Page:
In English, many things are named after a particular country – but have you ever wondered what those things are called in those countries?
1(outrage)conmoción feminineto cause (a) commotion — producir / causar una conmoción
- their detention caused a commotion throughout the country — su detención conmocionó al país
- to make a commotion about sth — armar un escándalo por / sobre algo
- I had to buy a pair of shoes but half way through my purchase a commotion erupted outside in the street.
- What began as a small commotion is quickly growing into a full-blown riot.
- A passing cab driver, who heard the commotion and spotted the fire coming from the flat, called police.
- ‘We heard a commotion on the beach so we got up and ran to see what was going on,’ he said.
- I heard some noise and his excited voice and a whole lot of other commotions.
- On the morning of this tragedy, a neighbour and close friend heard all the commotion and ran across the road to see if Ruth was OK.
- Police said one of his neighbours heard the commotion and chased the suspect towards the nearby pub where he lost sight of him.
- His arms around his head, he shut his eyes, blocking out all the commotions that came from outside his room and making his mind completely blank, devoid of any obvious emotions.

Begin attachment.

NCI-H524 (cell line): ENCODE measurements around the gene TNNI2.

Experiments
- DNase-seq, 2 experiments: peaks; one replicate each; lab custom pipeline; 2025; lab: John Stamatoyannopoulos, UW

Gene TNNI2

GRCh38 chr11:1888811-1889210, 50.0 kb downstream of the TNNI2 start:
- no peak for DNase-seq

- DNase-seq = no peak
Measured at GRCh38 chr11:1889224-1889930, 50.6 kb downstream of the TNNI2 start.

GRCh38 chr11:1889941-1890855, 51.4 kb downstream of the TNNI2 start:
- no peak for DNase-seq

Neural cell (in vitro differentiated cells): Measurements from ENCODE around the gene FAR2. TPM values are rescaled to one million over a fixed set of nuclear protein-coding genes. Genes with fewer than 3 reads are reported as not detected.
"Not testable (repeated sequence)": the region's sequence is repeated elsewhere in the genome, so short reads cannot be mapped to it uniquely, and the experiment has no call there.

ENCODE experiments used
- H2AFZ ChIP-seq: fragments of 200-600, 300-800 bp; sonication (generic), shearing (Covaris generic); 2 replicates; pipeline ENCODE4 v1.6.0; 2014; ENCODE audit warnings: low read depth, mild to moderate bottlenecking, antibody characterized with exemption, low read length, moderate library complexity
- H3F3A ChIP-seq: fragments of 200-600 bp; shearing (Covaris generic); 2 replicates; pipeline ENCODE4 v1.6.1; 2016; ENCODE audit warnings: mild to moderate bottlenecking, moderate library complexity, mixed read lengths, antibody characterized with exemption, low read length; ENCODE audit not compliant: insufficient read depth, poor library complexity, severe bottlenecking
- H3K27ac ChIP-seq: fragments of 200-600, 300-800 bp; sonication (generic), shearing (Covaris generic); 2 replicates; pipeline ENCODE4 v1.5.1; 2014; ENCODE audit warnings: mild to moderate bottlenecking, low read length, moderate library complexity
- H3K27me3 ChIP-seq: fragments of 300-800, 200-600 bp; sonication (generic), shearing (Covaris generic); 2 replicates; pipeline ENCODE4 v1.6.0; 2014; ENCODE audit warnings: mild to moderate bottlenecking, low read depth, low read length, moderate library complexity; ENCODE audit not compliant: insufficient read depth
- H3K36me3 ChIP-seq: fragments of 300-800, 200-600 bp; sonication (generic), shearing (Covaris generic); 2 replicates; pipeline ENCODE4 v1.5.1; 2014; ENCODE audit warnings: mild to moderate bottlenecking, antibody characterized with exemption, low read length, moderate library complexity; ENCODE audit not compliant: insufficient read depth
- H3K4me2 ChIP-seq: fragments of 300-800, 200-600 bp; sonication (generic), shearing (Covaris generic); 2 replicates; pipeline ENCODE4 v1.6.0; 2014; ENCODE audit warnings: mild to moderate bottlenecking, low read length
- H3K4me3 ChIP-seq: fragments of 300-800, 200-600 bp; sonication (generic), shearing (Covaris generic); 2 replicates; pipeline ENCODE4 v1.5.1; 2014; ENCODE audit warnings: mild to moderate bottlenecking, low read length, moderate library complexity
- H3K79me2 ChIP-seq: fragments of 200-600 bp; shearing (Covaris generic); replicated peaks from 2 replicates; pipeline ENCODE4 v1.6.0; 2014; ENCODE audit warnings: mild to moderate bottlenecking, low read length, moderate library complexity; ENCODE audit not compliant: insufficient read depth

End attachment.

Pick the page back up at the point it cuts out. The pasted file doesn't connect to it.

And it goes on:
- In the commotion the victim was punched in the face by both attackers and left bruised, but didn't need hospital treatment.
- In an interview held within hours of the incident Richardson told officers how there was a loud commotion and banging on his door.
- People opened their windows or came out into the street to see what the commotion was about.
- He went outside on the second floor balcony of his house to see what the commotion was all about in their garden.
- Alerted by the commotion the burglar was disturbed and chased by pub regulars but he got away.
- Being out with Maggie caused quite a sensation, quite a commotion.
- If the other orphans see that they'll cause a commotion and stir up so much trouble.
- Neighbours spoke of hearing a loud bang and a commotion, as police, paramedics and the fire brigade attended the scene.
- First, before he gets started, there's a commotion in the middle of the audience.
- A neighbour was alerted by the commotion and the Metropolitan Police and an ambulance were called.
- About a dozen officers moved in swiftly to make sure the commotion didn't spread.
- The city was quiet, in the lull between the commotion and bustle of the day and the casual activity of night.
2(noise)alboroto masculinejaleo masculine informalto make a commotion — armar jaleo informal
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